US warplanes help Afghan forces fend off Taliban offensive
American warplanes were backing Afghan forces against a major Taliban offensive in the south of the country even as the US military pressed on with a troop withdrawal, officials said Wednesday, but insurgents still captured a northern district.
Fierce fighting has erupted in southern Helmand province since the weekend, when the US military formally began withdrawing its remaining troops from Afghanistan.
They were supposed to have pulled out by May 1 under a deal struck with the Taliban last year, but Washington pushed back the date to September 11 - a move that angered the insurgents.
"The heavy US air strikes against the Taliban positions stopped them from advancing towards Lashkar Gah," said Atiqullah, a local government official, referring to the provincial capital of Helmand.
"The bombing was intense. I have never seen such bombardment in several years."
Attaullah Afghan, head of the Helmand provincial council, told AFP Taliban forces had made advances, but government forces had "retaken some of these areas".
"The Taliban have intensified their attacks in almost all districts of Helmand for four days," he said.
A US defence official confirmed air support was backing government forces.
The US military continues "to deliver precision air strikes in support" of Afghan forces in Helmand and other regions of the country, the official told AFP.
'War turned us into nomads'
Still, police said insurgents captured the district of Burka in the northern province of Baghlan.
Government forces were in a "tactical retreat", Baghlan police spokesman Jawed Bashrat told AFP, but planned to launch an offensive to retake it.
In the south, thousands fled their homes for refuge in Lashkar Gah in the face of the new fighting.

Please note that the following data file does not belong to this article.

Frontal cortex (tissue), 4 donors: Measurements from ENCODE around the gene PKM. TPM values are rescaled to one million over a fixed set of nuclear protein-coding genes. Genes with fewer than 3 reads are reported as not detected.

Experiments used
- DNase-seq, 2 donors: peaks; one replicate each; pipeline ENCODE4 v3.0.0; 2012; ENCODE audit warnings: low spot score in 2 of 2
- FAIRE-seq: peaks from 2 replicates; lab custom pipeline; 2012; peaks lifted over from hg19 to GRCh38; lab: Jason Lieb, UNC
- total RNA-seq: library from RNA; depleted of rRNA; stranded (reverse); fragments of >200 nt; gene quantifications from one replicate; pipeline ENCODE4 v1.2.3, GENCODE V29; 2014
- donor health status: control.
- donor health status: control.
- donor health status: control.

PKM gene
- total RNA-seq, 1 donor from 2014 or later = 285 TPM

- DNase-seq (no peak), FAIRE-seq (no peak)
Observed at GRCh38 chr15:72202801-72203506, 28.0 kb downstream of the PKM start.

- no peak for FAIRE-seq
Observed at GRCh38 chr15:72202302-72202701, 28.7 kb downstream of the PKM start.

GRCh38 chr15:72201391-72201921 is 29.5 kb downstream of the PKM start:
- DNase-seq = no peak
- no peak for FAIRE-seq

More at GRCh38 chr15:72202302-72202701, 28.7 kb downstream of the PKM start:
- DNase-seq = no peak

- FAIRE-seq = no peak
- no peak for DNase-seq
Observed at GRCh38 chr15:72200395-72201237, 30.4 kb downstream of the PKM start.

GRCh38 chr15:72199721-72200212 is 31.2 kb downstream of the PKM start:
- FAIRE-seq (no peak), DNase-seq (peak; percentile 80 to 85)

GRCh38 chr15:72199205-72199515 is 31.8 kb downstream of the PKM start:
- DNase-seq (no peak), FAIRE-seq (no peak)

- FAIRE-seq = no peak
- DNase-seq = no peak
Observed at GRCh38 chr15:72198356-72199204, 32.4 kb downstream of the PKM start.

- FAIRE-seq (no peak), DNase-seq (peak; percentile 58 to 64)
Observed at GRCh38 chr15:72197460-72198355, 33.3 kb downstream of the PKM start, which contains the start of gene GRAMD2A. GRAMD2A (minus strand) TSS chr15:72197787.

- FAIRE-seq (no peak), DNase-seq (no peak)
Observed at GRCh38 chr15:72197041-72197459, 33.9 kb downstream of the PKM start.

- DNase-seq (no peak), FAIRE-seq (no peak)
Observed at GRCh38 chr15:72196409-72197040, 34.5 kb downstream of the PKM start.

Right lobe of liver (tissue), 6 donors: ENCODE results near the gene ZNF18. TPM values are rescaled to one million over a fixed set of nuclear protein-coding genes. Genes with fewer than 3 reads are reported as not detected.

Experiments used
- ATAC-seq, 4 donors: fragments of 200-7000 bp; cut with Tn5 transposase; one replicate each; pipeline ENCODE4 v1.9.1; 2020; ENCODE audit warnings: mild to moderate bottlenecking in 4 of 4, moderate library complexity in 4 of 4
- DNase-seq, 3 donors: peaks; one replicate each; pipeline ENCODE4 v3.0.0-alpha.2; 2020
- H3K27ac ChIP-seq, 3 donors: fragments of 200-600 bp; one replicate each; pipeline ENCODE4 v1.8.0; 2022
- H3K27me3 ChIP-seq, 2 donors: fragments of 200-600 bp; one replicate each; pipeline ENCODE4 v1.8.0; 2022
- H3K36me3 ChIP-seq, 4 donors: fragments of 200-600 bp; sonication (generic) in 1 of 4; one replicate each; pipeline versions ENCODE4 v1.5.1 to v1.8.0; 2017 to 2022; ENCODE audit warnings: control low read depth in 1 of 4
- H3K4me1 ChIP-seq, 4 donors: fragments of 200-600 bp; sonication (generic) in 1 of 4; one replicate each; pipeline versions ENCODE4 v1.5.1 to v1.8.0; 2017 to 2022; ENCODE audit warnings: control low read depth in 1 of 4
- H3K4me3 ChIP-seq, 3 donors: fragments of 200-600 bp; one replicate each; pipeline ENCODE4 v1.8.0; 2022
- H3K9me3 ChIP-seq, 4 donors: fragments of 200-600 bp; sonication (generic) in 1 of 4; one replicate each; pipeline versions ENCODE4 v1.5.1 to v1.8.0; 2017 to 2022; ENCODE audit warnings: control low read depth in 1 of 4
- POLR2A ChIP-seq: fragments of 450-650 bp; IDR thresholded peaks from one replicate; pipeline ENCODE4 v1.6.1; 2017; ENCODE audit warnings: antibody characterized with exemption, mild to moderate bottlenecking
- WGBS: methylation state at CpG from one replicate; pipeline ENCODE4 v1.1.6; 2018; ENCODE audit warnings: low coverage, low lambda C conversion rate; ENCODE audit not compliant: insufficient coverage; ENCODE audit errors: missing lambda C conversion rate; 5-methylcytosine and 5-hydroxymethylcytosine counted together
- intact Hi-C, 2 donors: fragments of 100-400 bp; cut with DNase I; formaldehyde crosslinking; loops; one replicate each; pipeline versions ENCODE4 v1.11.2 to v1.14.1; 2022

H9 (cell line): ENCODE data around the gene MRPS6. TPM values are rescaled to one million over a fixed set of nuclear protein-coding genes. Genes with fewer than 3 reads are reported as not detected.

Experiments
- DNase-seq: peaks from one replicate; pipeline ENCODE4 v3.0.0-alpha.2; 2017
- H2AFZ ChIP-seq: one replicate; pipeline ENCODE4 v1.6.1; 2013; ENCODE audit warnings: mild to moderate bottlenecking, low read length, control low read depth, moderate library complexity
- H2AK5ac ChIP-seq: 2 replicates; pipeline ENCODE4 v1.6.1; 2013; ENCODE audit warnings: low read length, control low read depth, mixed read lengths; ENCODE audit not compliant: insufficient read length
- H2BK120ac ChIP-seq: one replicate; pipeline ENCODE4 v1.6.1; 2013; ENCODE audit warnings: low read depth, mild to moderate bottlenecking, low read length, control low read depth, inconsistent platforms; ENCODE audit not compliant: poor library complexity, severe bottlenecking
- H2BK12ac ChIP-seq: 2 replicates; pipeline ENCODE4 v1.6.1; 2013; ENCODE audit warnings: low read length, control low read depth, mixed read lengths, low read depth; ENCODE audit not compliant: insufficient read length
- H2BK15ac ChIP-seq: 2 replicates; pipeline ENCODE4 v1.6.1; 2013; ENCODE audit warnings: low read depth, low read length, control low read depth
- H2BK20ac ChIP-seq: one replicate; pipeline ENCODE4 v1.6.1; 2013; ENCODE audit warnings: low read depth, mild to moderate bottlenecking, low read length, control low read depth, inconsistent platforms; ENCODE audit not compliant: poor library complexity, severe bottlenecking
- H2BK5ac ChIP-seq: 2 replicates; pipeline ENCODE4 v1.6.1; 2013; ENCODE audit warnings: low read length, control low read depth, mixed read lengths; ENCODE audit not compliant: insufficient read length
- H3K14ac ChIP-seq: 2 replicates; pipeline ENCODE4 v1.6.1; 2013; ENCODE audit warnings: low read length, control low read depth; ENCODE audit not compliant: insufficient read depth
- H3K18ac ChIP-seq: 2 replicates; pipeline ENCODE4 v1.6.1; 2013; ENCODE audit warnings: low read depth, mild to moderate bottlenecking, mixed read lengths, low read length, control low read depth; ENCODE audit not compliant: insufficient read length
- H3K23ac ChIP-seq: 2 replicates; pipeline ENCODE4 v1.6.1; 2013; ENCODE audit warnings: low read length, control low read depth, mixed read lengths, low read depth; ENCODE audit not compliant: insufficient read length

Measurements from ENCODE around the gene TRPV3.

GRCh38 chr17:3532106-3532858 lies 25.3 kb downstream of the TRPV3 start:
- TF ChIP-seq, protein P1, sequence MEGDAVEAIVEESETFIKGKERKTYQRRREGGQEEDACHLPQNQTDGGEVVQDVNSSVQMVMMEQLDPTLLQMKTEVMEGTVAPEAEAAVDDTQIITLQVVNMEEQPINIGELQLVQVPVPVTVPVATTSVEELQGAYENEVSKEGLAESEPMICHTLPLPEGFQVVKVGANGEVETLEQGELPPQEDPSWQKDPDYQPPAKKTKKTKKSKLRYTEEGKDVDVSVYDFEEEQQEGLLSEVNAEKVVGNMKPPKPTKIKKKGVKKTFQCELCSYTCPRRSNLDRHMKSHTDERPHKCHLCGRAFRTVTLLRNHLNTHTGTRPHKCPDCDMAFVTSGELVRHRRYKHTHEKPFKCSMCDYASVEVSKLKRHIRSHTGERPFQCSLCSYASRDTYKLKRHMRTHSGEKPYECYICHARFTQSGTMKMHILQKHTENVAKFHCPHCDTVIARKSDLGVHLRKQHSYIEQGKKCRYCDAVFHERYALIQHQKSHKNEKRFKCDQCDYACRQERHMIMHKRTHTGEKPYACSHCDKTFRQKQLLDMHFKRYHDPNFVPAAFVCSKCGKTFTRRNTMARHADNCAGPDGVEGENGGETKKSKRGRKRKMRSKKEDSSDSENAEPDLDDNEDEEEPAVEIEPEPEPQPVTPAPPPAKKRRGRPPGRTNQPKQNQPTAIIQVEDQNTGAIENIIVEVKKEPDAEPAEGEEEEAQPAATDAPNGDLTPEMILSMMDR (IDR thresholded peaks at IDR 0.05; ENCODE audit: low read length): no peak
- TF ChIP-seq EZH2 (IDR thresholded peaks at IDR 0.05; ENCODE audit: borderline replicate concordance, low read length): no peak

"The Taliban knocked on our doors and told us to leave. They didn't even give us time to break our (Ramadan) fast," said Gulab Shah.
"This war has turned us into nomads, always on the move."
Read more: Thousands of Afghans flee homes as fighting erupts after US pullout
Haji Shirin said there had been street fighting between the Taliban and government forces.
"We had to spend the entire night in the basement. In the morning I took my family to (Lashkar Gah) city. We couldn't even take our clothes."
A nurse working for Doctors Without Borders described a hail of gunfire.
"There was a lot of shooting, bullets coming into our home. People were afraid, running without shoes, without hijabs, without anything," the nurse said in a tweet posted by the organisation, better known by its French acronym MSF.
It said it had so far treated more than 50 people at its hospital in Lashkar Gah.
The humanitarian organisation Emergency said Tuesday it had received 106 "war wounded" at its facility.
On Wednesday an AFP photographer saw people arriving in Lashkar Gah with their belongings piled into trucks and trishaws.
They were stopped and frisked at the city's entry gates by government forces and directed towards tents set up for the displaced.
Afghan government officials said dozens of Taliban fighters were killed in fighting as they attempted to overrun checkpoints on the outskirts of Lashkar Gah.
The Taliban, meanwhile, said scores of Afghan security personnel had died.
Both sides frequently exaggerate casualties inflicted on the other.
Under the terms of last year's withdrawal deal, the Taliban agreed to stop attacking US troops, but insurgents have continued relentless assaults against Afghan forces.
The missed deadline has raised fears that US troops could again be targeted by the Taliban.
"We have the military means and capability to fully protect our force during retrograde as well as support the Afghan security forces," US top commander in Afghanistan General Scott Miller said ahead of the weekend.
The withdrawal of foreign forces comes even as efforts to hammer out a peace deal between the Afghan government and the Taliban have stalled.